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First Fridays 2014: LA Stories...Walk on the Wild Side

Thanks for joining us for L.A.’s hottest, smartest nighttime event!

Relive the 2014 First Fridays season here!

From the Ground Up:
Building a Backyard for the City

Citizen Science Manager Lila Higgins is tracking the latest and greatest developments in the Museum’s new outdoor habitat, the Nature Gardens!
View Lila's blog

Edible Garden on KCET

The Edible Garden: Breaking Ground with Florence Nishida.
Click Here for Airdates 

 

Lectures, Discussions, and Screenings

 

Isabella Rossellini presents: Green Porno Live!

Saturday, October 11: 6:30- 9:30pm

Who invented sex? Why and how?
Isabella Rossellini and Jean-Claude Carrière try to answer those questions by observing the natural world from pachyderms to bugs.

How surprising! How bizarre! Males eaten right after reproduction, one’s sperm blown away by another male’s within the female vagina itself, wild orgies, fierce fights, dances, seductions, extravagances, unexplainable acrobatics, deadly enigmas, perversions, pregnant males, new born being eaten alive…It’s as if nature has willingly multiplied the tracks to create confusion. It’s as if life, to allow reproduction, would play a dangerous and chaotic game, the rules of which are settled but we don’t know by whom and they differ depending on the species.
Eggs, abandoned, drifting away by the river, ready to meet a sperm. Salmons mating in the river where they were born just before dislocation and death. The queen of termites can engender workers as well as warriors, according to the needs of her group…Snails, being hermaphrodites, tease themselves with a stinger before the act. The female of an aquatic worm isolates herself in a ten-holed shell, only one hole being the right one. The male has to spread his sperm into each hole and eventually dies exhausted, his task fulfilled.
Life being passed down whatever the cost, offers an intriguing and scary show leading to the unavoidable question: What about us? Where are we standing?

The text, written by Jean-Claude Carrière, will be read and performed by Isabella Rossellini.

This program is currently SOLD OUT.  To be added to a wait list, please call 213-763-3499.

Program Schedule
6:30 pm Doors Open/ Reception
8:00 pm Show
9:30 pm Event concludes

 

Citizen Science and Cocktails: BioSCAN

Thursday, October 2: 5 pm to 7:30 pm

BioSCAN (Biodiversity Science: City and Nature) is a multi-year study of urbanization’s effect on biodiversity. Using techniques pioneered in tropical research, this project focusses on the insect community, and is revealing new species and new patterns of diversity in L.A.’s complex environment. Dr. Brian Brown will discuss some early discoveries from this project, as well as some of his collaborative research abroad. Come learn how BioSCAN’s partnership with L.A. residents is helping us better understand our beautiful city!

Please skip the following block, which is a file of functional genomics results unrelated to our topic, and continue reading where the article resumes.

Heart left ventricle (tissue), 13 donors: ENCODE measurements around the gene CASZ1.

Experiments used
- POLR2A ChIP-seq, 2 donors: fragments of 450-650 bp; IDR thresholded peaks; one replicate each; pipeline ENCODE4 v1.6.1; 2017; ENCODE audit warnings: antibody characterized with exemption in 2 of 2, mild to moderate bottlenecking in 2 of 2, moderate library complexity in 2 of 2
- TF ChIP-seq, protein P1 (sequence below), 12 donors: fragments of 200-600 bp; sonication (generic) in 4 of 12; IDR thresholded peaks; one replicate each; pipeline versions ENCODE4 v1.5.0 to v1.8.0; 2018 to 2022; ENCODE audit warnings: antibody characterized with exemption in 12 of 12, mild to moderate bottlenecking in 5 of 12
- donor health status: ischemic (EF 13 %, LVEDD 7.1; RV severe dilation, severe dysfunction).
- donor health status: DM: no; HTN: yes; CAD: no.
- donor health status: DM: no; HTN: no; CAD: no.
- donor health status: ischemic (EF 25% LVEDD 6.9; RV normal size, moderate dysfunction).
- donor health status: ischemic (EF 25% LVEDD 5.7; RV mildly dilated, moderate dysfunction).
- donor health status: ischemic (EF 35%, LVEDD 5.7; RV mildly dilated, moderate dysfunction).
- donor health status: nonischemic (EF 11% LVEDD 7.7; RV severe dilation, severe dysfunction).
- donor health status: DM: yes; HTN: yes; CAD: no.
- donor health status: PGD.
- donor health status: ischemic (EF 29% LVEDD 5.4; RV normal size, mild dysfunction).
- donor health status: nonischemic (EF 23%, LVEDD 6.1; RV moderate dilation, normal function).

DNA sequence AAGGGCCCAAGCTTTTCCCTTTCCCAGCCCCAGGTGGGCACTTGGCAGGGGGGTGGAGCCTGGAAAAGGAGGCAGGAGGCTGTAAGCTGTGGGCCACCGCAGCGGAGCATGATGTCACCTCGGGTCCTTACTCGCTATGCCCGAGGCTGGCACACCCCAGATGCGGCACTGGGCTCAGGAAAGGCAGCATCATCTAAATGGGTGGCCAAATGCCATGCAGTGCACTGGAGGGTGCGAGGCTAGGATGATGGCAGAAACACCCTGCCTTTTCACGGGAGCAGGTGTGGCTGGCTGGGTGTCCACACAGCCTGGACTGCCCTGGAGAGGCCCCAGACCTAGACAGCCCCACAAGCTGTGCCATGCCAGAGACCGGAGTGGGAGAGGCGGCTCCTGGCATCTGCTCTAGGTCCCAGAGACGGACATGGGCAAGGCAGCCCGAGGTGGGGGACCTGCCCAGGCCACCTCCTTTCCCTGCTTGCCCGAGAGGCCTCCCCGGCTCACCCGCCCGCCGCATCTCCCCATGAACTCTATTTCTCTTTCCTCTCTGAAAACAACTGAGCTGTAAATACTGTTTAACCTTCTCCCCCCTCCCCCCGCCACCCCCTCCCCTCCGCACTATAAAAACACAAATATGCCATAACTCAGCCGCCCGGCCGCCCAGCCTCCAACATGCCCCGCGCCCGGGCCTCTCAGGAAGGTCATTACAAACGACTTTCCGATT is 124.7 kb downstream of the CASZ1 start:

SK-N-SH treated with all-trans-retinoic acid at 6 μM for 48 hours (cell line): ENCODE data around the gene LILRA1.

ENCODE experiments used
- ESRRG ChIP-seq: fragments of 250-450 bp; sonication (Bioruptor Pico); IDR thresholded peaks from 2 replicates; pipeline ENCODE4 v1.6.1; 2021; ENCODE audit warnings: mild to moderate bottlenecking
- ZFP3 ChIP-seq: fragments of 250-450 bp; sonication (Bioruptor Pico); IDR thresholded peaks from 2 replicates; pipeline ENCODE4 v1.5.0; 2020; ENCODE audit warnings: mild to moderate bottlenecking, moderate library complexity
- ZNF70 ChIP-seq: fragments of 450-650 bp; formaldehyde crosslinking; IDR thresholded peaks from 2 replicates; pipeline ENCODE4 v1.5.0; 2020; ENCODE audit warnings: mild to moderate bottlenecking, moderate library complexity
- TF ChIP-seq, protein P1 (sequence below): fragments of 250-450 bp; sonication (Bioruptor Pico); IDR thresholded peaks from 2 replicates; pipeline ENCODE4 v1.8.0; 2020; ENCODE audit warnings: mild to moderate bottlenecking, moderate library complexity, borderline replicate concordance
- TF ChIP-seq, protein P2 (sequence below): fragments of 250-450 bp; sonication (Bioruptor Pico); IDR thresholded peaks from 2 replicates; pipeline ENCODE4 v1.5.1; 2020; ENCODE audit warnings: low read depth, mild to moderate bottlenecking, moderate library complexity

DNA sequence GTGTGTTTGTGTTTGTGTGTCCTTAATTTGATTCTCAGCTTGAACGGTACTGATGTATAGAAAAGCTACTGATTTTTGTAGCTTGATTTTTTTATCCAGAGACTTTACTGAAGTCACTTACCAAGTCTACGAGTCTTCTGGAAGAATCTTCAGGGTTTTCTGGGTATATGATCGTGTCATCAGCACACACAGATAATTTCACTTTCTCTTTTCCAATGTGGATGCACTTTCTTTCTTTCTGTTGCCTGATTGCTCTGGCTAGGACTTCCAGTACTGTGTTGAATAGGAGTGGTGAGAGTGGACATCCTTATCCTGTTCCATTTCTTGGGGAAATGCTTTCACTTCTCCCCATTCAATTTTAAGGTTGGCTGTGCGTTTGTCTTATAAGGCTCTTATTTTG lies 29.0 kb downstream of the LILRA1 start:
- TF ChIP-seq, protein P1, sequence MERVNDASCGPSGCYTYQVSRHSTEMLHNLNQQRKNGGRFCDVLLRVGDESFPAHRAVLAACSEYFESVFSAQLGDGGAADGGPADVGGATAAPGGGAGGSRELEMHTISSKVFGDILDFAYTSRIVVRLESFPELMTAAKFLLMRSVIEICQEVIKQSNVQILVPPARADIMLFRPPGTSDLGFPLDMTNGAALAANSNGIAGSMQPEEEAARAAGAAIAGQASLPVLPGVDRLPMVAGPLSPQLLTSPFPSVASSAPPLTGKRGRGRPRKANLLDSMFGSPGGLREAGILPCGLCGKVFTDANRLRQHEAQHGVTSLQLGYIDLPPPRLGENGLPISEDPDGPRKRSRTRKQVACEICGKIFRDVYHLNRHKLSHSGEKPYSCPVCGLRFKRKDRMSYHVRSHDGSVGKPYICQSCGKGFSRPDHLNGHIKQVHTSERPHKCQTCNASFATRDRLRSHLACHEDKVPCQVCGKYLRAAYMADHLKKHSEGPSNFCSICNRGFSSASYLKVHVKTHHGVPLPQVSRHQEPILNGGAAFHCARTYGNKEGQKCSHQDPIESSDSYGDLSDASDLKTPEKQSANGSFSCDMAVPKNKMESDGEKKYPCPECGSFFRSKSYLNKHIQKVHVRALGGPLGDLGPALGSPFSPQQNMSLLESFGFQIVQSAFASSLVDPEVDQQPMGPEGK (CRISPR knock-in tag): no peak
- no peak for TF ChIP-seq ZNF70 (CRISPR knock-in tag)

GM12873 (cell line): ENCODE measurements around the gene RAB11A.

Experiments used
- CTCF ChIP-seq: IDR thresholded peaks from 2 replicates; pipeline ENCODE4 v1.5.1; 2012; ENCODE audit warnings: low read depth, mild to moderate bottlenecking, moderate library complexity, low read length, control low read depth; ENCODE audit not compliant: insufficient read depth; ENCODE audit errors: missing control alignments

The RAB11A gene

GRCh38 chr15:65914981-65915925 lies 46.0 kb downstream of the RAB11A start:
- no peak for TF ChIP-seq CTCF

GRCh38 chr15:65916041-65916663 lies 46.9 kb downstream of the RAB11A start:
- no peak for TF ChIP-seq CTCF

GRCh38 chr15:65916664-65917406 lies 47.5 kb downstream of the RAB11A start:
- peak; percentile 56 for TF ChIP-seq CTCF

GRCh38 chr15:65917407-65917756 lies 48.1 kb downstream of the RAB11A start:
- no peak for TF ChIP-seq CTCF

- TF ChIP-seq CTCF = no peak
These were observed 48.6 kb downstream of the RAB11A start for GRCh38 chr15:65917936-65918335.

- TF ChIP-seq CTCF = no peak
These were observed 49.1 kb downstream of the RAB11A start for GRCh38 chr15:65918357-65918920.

Brian V. Brown is Curator of Entomology and Principal Investigator of the BioSCAN project at the Natural History Museum of Los Angeles County. A prolific author of research publications, including two books, he has conducted research around the world, especially in tropical rainforests. His specialty is phorid flies, particularly parasitic ant decapitating flies and bee killing flies.

5 pm - Cocktail reception (cash bar)
6 pm - Lecture begins

This is a FREE program, but an RSVP is required.

Citizen Science and Cocktails: ZomBee Watch

Thursday, October 23: 5 pm to 7:30 pm

Concern about threats to honey bees and other pollinators is mounting. In the U.S. hive failure rates are increasing as honey bees deal with introduced mites, diseases, pesticides and other stressors. Recently a new threat to honey bees the parasitic phorid fly Apocephalus borealis (AKA the Zombie Fly) was discovered in San Francisco. Bees infected by the fly (Zombees) show disoriented zombie-like behavior leaving their hive at night to die under nearby lights. San Francisco State Unviersity's John Hafernik will discuss the implications of zombie fly parasitism for honey bees in California and beyond. He will also provide information on how the public can get involved in tracking prevalence of parasitism across North America through the citizen science project ZomBee Watch.

Dr. John Hafernik is Professor of Biology at San Francisco State University, and serves as President of the Board of Trustees of the California Academy of Sciences. His research focuses on evolutionary and ecological processes and conservation biology. Currently, he is investigating the impact of a new parasite of honey bees, which he discovered on the SF State's campus, on hive health. He is co-founder of ZomBee Watch, a citizen science project that has been featured by Scientific American, Discovery Channel, KQED and many other media outlets.

5 pm - Cocktail reception (cash bar)
6 pm - Lecture begins

This is a FREE program, but an RSVP is required.